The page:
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Strategic Issues in Global Energy Security: Global Energy Strategy to 2050 Product Image

Strategic Issues in Global Energy Security: Global Energy Strategy to 2050

  • ID: 1238513
  • March 2010
  • Region: Global
  • 188 Pages
  • Scripp Business Insights

Energy supply worldwide has hitherto centred around affordability and security of supply, with the aspiration to provide light, heat, cooling, communications and transportation for as many people as possible.

To these factors a third imperative has arrived in the form of the low carbon agenda. This is in response to evidence of climate change caused by greenhouse gas emissions, and now has international sanction in the form of UN protocols, regional legislation and national carbon targets.

This three way policy structure has been dubbed the ‘Trilemma’, a phrase first coined by international energy company Eon, and reconciling affordability, security and the carbon agenda is a message which informs this report.

While economies worldwide have to find mechanisms and technologies which meet these three not always complementary aims, energy policy must also be played out through the prism of growing populations which will to an extent cancel out gains made by more efficient energy production.

Key features of this report

- Identifying the Trilemma and key pillars of energy policy

- Examining the key technologies deployed in present and READ MORE >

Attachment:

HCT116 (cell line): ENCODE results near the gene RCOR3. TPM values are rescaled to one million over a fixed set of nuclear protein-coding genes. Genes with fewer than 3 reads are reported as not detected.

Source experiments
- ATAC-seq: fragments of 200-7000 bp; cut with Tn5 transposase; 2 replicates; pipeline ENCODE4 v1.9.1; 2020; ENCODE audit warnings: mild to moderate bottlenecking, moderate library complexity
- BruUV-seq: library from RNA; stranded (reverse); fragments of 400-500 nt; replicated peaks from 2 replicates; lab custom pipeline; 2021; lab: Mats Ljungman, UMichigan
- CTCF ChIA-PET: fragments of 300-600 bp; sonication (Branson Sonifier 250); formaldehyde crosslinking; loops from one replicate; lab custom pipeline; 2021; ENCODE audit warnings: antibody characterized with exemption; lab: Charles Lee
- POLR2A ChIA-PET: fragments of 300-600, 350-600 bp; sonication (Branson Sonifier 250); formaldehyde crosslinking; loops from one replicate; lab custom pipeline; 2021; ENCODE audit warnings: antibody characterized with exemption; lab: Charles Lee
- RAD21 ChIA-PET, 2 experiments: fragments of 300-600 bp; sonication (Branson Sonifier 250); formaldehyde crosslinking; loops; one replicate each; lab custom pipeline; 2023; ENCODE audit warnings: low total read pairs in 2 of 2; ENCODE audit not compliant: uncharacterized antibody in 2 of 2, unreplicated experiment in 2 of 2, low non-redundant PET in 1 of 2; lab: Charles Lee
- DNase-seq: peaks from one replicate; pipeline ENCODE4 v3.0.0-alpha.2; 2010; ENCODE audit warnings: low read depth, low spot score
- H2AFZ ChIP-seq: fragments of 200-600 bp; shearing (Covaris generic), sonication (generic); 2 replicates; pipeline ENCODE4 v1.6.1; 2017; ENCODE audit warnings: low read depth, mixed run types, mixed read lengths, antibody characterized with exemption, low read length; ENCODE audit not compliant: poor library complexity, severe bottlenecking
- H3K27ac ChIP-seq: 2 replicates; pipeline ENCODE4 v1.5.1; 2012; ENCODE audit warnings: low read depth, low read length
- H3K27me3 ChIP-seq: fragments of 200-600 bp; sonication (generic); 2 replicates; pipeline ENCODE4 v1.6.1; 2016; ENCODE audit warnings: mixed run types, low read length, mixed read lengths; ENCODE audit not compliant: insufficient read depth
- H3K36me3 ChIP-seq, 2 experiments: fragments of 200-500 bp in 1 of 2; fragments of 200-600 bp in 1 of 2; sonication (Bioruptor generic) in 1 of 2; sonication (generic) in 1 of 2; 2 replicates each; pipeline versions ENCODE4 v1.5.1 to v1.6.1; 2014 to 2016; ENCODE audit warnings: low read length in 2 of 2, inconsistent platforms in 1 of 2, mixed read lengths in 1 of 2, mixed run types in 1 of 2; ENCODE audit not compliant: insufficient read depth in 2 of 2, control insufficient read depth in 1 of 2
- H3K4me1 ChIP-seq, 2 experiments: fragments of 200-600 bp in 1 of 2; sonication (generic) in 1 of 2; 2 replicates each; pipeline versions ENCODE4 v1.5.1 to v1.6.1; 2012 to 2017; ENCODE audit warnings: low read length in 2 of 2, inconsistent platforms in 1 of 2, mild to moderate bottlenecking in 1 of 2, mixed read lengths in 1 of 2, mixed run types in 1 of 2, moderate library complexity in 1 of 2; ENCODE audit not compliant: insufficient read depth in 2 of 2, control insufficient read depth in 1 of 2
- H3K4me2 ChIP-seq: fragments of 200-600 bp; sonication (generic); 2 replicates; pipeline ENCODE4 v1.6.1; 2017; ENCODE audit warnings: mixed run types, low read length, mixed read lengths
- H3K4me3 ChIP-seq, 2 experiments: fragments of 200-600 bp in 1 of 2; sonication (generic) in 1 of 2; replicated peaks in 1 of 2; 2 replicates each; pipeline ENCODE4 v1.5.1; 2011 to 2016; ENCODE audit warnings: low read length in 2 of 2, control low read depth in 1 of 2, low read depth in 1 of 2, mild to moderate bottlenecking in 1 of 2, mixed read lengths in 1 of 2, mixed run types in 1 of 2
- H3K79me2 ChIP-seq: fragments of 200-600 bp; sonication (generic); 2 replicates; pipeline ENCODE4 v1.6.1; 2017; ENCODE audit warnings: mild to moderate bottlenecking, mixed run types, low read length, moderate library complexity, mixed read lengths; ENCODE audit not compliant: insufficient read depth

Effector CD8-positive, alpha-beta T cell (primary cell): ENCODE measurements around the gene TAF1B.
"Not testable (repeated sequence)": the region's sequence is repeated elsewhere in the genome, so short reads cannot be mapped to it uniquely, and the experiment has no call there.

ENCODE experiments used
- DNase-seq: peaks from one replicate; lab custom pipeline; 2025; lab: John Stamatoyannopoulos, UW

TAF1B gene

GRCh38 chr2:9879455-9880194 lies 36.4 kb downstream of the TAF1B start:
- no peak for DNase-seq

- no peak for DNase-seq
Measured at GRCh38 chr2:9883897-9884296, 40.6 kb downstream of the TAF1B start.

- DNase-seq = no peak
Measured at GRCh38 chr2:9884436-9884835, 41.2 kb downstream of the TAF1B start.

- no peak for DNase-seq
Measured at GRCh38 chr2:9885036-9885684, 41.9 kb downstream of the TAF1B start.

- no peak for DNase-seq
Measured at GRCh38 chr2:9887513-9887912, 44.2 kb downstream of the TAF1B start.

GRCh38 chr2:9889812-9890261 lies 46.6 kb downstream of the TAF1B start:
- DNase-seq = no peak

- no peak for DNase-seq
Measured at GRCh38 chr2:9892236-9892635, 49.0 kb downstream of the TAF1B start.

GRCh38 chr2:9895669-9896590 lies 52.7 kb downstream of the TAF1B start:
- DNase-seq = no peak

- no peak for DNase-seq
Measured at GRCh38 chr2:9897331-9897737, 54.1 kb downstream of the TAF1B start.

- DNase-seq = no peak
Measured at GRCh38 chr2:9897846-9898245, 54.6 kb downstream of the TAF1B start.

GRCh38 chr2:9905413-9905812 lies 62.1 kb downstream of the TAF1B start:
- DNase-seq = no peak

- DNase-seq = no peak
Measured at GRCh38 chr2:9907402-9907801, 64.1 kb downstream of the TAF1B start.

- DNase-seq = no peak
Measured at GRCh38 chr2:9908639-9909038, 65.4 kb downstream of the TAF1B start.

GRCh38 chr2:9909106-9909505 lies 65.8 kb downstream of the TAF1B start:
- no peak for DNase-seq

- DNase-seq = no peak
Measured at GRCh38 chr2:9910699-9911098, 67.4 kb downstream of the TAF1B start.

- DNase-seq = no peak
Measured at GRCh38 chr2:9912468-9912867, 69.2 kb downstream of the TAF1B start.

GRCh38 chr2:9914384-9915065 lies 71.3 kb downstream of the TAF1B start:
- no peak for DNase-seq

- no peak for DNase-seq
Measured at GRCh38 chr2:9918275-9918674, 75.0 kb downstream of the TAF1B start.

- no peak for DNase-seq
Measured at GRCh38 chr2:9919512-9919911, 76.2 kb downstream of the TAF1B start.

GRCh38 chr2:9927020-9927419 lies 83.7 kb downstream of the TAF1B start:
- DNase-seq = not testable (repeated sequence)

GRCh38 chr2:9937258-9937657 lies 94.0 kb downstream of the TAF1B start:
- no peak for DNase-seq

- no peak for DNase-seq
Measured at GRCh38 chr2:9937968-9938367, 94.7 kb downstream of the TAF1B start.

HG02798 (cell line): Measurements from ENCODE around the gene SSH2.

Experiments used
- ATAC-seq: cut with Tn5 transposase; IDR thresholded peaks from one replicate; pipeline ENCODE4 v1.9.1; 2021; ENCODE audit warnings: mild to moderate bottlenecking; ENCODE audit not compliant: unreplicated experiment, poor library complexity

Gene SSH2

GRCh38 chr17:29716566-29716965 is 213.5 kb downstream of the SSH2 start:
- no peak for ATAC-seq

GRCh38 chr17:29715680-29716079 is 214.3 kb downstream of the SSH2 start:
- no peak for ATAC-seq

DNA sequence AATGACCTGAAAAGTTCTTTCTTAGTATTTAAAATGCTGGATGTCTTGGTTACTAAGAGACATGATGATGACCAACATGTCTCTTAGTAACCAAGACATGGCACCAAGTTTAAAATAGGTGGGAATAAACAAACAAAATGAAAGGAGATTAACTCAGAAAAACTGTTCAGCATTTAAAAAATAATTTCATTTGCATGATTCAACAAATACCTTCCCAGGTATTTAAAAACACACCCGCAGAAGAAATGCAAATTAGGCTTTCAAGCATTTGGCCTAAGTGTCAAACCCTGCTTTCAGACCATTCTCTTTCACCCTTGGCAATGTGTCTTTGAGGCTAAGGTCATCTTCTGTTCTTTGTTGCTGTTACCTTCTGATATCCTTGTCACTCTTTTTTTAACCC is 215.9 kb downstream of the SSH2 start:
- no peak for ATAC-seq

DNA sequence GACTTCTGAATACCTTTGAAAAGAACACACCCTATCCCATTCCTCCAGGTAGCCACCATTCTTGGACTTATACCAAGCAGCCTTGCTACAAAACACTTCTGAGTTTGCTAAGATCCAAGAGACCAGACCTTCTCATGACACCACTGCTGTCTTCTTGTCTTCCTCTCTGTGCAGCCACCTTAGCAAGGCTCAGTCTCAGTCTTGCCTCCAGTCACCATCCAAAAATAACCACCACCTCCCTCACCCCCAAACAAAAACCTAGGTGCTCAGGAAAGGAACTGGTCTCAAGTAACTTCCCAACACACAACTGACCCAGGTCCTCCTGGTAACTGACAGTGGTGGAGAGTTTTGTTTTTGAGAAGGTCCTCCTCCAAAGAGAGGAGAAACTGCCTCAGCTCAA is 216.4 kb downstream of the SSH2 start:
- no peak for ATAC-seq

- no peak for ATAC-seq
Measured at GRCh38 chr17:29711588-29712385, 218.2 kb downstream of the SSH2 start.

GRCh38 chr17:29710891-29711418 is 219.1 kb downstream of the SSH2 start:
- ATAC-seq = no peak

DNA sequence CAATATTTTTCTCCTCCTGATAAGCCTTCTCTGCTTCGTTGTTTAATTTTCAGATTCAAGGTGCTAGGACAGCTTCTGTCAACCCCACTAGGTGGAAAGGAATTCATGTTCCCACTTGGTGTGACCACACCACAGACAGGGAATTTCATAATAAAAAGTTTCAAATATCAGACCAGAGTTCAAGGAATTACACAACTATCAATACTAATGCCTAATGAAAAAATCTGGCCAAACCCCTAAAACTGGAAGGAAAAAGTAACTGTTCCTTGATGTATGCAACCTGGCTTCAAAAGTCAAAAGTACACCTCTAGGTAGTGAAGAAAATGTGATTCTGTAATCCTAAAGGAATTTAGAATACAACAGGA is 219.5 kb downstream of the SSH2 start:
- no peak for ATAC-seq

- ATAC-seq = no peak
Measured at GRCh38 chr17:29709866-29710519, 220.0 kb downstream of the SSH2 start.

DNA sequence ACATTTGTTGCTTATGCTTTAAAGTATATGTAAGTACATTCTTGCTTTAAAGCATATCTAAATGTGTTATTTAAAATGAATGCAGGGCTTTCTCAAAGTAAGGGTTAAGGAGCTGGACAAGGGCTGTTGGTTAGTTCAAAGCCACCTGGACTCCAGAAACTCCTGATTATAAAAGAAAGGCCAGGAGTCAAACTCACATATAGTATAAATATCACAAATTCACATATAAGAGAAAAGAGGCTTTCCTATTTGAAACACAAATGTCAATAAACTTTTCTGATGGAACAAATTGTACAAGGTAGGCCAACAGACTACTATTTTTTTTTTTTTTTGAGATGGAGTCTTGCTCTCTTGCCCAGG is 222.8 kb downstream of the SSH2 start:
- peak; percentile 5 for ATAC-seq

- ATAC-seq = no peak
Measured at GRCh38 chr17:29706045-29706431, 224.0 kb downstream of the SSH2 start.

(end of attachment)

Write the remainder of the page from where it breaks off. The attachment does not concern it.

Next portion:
Strategic Issues in Global Energy Security
Executive Summary
Introduction
The fundamentals of energy policy
Generation types
Energy efficient technologies
Energy transmission, distribution and storage
The United States
The emerging economies
Asia
Africa
Europe
Regional security issues
International energy chokepoints
Conclusion

Chapter 1 Introduction
Summary
Introduction
The global Energy Trilemma
The post-Copenhagen Summit landscape
The role of international organizations
The role of markets

Chapter 2 The fundamentals of global energy security policy
Summary
Introduction
How we got here
The customer
The low carbon environment
The investor
Reconciliation
Supporting the fundamentals

Chapter 3 Generation types
Summary
Introduction
Conventional fossil fuel generation
Carbon Capture and Storage (CCS)
Beyond fossil fuels - the low carbon alternatives to 2050
Nuclear energy/Fission
Nuclear energy/Fusion
Renewable energy
Wind
Onshore wind
Offshore wind
Solar power
Biomass
Biofuels
Combined Heat and Power
Hydro
Marine energy – wave
Marine energy – tidal
Heat pumps
Fuel cells and hydrogen

Chapter 4 Energy efficient technologies
Summary
Introduction
A new industrial revolution
Smart metering
Heat pumps
Electric vehicles
Feed-in tariffs (FITS)
FITs in Germany
The case for ROCs
The view from Stern
FITs – the US view
FITs in China
FITs in India
FITs in South Africa
Conclusion
The EU ETS

Chapter 5 Energy transmission and storage
Summary
Introduction
North America
Europe
Recent failure of the European T & D system
The scale of the challenge for Europe

Chapter 6 The United States
Summary
Introduction
Relying on overseas energy supplies